It’s worth pointing out that in both tests, the countdown timer wasn’t particularly accurate. For the synthetic wash, I found that the last 2 minutes of the spin cycle took closer to 10 minutes to complete. Think of it as an indicator of time, rather than a hard-fast timer.
Noise performance is decent, and I measured the Candy Grand’O Vita GVS169DC3 at 57.7dB during the standard part of the wash, taken from 30cm from the middle of the door. Spin speed was 79.6dB. Both figures are below the figure stated on the EU energy label, and about average for a cheaper washing machine.
To get some more in-depth running costs, I used the figures stated on the EU energy label, which assume 220 washes per year. This let me break-down the stated energy and water consumption figures to give us an average cost per wash, using average electricity and water costs.
To work out yearly figures, I used the average number of washing machine loads in the UK (274 per year), and multiplied by three different load amounts (6kg for high, 4.5kg for medium and 3kg for low) to get a total amount of washing per year in kg.
Since washing machines are most efficient when running at full capacity (for instance, you wait until you have 9kg of washing before putting on a load), I then worked out how many full loads it would take the Candy Grand’O Vita GVS169DC3 to complete all of the washing. This gives a level playing field and shows that the GVS169DC3 would cost £48.46 per year for high users, £36.35 per year for medium users and just £24.23 for low users. That’s very low.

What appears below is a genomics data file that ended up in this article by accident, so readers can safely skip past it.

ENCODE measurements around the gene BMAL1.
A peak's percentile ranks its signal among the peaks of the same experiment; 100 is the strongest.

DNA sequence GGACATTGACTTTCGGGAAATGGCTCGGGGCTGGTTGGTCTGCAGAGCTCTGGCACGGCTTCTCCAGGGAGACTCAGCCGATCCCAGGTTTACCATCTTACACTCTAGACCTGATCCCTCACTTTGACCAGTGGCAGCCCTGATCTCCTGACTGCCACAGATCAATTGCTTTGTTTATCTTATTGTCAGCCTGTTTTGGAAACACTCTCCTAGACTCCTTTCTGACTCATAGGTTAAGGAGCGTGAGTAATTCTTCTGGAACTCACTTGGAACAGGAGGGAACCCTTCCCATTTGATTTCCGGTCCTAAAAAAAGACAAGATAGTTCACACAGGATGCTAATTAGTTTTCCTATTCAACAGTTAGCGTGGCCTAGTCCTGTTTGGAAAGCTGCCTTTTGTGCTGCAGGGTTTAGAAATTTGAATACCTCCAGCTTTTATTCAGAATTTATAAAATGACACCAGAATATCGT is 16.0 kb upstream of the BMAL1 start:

Should I buy the Candy Grand’O Vita GVS169DC3?
The Candy Grand’O Vita GVS169DC3 is rather basic in its looks and has a very simple control system. Yet, for all of that, it’s easy to use, and the machine has solid if not basic build quality. While it’s nice that there’s an app, you’ll probably use it once and then switch back to using the on-device controls instead.
Running costs are impressively low, even more remarkable by virtue of how little this washing machine costs. Stain removal is about as good as I can expect from a machine at this price.
Spend a bit more and you can get lower running costs still, better stain removal and lower levels of noise. However, if you’re on a tight budget and you need a large-capacity washing machine, the Candy Grand’O Vita GVS169DC3 delivers.